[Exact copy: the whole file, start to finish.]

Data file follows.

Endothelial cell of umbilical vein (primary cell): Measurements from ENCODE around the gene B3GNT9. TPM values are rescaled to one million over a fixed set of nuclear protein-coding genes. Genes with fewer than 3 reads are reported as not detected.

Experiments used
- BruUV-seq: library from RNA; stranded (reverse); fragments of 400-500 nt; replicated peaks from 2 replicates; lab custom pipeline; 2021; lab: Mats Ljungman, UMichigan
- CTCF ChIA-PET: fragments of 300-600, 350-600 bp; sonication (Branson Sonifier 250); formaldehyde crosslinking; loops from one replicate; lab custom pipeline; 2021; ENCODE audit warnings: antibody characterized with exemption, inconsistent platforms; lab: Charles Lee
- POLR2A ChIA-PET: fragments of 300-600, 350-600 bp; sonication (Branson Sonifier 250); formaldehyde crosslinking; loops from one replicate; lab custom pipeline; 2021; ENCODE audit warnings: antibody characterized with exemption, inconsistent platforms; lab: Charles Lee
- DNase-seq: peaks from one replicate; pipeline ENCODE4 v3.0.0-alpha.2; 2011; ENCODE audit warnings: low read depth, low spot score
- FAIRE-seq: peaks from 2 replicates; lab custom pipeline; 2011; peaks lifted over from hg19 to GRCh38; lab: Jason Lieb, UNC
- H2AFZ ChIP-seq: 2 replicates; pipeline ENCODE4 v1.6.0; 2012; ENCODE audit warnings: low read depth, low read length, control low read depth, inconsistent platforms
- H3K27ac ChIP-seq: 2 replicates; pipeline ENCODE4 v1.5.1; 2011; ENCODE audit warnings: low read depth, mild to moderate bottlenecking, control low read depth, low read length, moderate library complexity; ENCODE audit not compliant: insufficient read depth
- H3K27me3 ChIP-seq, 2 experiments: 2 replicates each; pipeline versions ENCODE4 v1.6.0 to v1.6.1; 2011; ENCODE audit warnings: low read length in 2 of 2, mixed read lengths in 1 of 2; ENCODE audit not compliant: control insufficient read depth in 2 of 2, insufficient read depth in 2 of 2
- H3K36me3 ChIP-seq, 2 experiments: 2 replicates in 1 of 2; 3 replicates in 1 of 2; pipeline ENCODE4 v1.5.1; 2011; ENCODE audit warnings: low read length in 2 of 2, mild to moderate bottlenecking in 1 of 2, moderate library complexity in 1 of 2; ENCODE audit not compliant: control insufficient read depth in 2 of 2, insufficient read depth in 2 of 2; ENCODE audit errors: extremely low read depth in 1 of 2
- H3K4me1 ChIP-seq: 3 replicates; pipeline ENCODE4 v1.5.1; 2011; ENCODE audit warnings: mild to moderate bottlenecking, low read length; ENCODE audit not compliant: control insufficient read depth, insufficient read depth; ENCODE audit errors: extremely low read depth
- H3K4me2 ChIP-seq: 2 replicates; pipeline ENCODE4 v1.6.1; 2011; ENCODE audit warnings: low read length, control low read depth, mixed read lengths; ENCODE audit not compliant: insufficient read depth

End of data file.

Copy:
Endothelial cell of umbilical vein (primary cell): Measurements from ENCODE around the gene B3GNT9. TPM values are rescaled to one million over a fixed set of nuclear protein-coding genes. Genes with fewer than 3 reads are reported as not detected.

Experiments used
- BruUV-seq: library from RNA; stranded (reverse); fragments of 400-500 nt; replicated peaks from 2 replicates; lab custom pipeline; 2021; lab: Mats Ljungman, UMichigan
- CTCF ChIA-PET: fragments of 300-600, 350-600 bp; sonication (Branson Sonifier 250); formaldehyde crosslinking; loops from one replicate; lab custom pipeline; 2021; ENCODE audit warnings: antibody characterized with exemption, inconsistent platforms; lab: Charles Lee
- POLR2A ChIA-PET: fragments of 300-600, 350-600 bp; sonication (Branson Sonifier 250); formaldehyde crosslinking; loops from one replicate; lab custom pipeline; 2021; ENCODE audit warnings: antibody characterized with exemption, inconsistent platforms; lab: Charles Lee
- DNase-seq: peaks from one replicate; pipeline ENCODE4 v3.0.0-alpha.2; 2011; ENCODE audit warnings: low read depth, low spot score
- FAIRE-seq: peaks from 2 replicates; lab custom pipeline; 2011; peaks lifted over from hg19 to GRCh38; lab: Jason Lieb, UNC
- H2AFZ ChIP-seq: 2 replicates; pipeline ENCODE4 v1.6.0; 2012; ENCODE audit warnings: low read depth, low read length, control low read depth, inconsistent platforms
- H3K27ac ChIP-seq: 2 replicates; pipeline ENCODE4 v1.5.1; 2011; ENCODE audit warnings: low read depth, mild to moderate bottlenecking, control low read depth, low read length, moderate library complexity; ENCODE audit not compliant: insufficient read depth
- H3K27me3 ChIP-seq, 2 experiments: 2 replicates each; pipeline versions ENCODE4 v1.6.0 to v1.6.1; 2011; ENCODE audit warnings: low read length in 2 of 2, mixed read lengths in 1 of 2; ENCODE audit not compliant: control insufficient read depth in 2 of 2, insufficient read depth in 2 of 2
- H3K36me3 ChIP-seq, 2 experiments: 2 replicates in 1 of 2; 3 replicates in 1 of 2; pipeline ENCODE4 v1.5.1; 2011; ENCODE audit warnings: low read length in 2 of 2, mild to moderate bottlenecking in 1 of 2, moderate library complexity in 1 of 2; ENCODE audit not compliant: control insufficient read depth in 2 of 2, insufficient read depth in 2 of 2; ENCODE audit errors: extremely low read depth in 1 of 2
- H3K4me1 ChIP-seq: 3 replicates; pipeline ENCODE4 v1.5.1; 2011; ENCODE audit warnings: mild to moderate bottlenecking, low read length; ENCODE audit not compliant: control insufficient read depth, insufficient read depth; ENCODE audit errors: extremely low read depth
- H3K4me2 ChIP-seq: 2 replicates; pipeline ENCODE4 v1.6.1; 2011; ENCODE audit warnings: low read length, control low read depth, mixed read lengths; ENCODE audit not compliant: insufficient read depth